SAN DIEGO (Legal Newsline) – A California appeals court has sent back an anti-SLAPP motion based on violation of First Amendment rights brought against a big-brand grocer by the operators of petition-signature-gathering companies.

In a Nov. 15 order, California 4th Appellate District Court agreed the San Diego County Superior Court erred in determining that Ralphs Grocery Co.'s complaint of trespass arose from activity protected by the anti-SLAPP (strategic lawsuit against public participation) that respondents/defendants Victory Consultants Inc. and Jerry Mailhot charged against the grocer.  

According to the opinion, Victory and Mailhot failed to show Ralphs' complaint of trespass arose out of their protected activity to petition in front of the two of the California stores since acts constituting trespass are not in fact protected activity.

“Although respondents argue that appellants are suing them based upon petitioning activity, which would typically be protected, such activity is occurring on private property,” Judge Richard D. Huffman wrote. "Respondents have provided no persuasive argument that their activity occurring on such private property is protected." 

Ralphs' complaint arose from Victory and Mailhot petitioning directly between its Lemon Grove and San Diego grocery stores and fire lanes, which allegedly interrupted commerce by obstructing fire lanes, hindering customers' entrance and exit to the grocer and following and harassing customers in the parking lot. 

However, the respondents did not see it that way, arguing they were simply exercising their constitutional rights, the opinion states. Law enforcement agreed with the respondents when called and did not remove them from the premises.

The incident led to Ralphs filing suit against Victory and Mailhot, alleging trespass and injunction to which the superior court granted a temporary restraining order that then barred respondents from petitioning in front of the Lemon Grove and San Diego stores. 

That temporary restraining order set in motion an order to show cause hearing, but was never heard since Victory and Mailhot filed an anti-SLAPP motion against Ralphs, alleging the store’s complaint came against their First Amendment and California constitutional rights, the opinion states.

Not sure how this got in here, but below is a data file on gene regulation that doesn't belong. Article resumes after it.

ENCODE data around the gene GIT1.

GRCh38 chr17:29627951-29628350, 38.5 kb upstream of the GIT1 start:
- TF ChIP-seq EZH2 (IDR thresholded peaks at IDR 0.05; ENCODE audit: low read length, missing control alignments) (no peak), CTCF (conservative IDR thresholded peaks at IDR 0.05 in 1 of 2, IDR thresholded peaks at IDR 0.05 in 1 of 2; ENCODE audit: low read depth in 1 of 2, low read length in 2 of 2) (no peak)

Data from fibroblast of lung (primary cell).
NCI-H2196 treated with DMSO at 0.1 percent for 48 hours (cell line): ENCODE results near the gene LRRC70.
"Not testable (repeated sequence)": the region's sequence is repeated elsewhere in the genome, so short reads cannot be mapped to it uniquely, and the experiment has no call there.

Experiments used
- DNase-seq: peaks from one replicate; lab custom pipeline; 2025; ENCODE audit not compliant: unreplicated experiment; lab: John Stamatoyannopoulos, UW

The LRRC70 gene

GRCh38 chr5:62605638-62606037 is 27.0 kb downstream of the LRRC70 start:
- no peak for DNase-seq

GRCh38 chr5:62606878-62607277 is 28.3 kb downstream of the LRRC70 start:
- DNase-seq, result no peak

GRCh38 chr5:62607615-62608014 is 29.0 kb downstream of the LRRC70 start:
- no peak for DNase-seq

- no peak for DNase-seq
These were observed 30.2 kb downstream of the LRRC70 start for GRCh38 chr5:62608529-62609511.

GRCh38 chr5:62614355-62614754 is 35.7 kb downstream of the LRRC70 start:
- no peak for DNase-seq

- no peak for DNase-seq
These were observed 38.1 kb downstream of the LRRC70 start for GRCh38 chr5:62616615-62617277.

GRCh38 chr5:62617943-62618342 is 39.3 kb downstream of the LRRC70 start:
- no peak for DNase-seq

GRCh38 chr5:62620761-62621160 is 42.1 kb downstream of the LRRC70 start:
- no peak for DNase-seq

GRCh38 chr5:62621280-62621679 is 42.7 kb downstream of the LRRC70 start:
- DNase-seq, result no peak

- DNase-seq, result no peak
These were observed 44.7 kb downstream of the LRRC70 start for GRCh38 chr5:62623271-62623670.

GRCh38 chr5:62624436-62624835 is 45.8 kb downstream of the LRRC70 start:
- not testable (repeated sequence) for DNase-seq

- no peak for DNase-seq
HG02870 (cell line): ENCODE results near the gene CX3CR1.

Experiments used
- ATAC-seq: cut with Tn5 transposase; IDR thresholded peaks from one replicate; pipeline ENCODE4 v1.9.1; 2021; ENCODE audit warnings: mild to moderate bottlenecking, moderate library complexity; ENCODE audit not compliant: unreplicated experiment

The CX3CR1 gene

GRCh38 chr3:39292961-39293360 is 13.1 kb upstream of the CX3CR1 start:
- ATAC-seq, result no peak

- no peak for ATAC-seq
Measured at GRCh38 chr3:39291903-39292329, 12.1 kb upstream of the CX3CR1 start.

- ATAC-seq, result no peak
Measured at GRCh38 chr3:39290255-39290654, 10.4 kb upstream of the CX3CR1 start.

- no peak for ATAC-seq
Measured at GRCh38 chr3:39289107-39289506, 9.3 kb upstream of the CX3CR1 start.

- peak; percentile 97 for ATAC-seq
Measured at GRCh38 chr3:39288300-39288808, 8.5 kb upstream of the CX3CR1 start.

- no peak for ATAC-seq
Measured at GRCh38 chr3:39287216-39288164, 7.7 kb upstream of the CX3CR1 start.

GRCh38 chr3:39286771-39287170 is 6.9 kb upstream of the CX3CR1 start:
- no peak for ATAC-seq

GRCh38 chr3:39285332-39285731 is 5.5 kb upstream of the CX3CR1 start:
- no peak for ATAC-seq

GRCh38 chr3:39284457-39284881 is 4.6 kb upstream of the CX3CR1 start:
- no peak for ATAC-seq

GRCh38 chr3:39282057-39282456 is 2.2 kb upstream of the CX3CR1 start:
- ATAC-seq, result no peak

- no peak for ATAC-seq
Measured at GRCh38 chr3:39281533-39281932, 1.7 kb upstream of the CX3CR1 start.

Ralphs countered the motion, arguing that Victory and Mailhot’s anti-SLAPP statute was not relevant since their petitioning was on the stores' private sidewalk and apron, which would not be a protected area for free speech under the United States and California Constitutions. After considering Ralphs' opposition, the Superior Court granted the respondents' anti-SLAPP motion, but after much discussion, Huffman saw otherwise.

“In short, respondents have not carried their burden of establishing that the petitioning activity engaged in at the front of the two subject stores was protected for purposes of the first prong of our anti-SLAPP analysis," Huffman wrote. 

"Moreover, appellants provided undisputed evidence that the Lemon Grove store is in a retail shop development with a purpose to sell food products to customers."

Huffman determined in detail that both the Lemon Grove and San Diego stores do not offer “amenities like plazas, walkways or central courtyards and other gathering areas or attractions like theaters or entertainment amenities,” and “the invitation to the public to use the Lemon Grove store does not extend to people to meet friends, be entertained, or congregate for any purpose other than shopping.”

Due to demographics, Huffman dismissed the Superior Court’s motion for anti-SLAPP and reversed the order, noting Ralphs did indeed carry their minimal burden of showing the chance of success on its merits. 

“This case is remanded to the superior court with instructions to enter an order denying respondents' anti-SLAPP motion,” Huffman wrote, adding Ralphs is entitled to costs on appeal.

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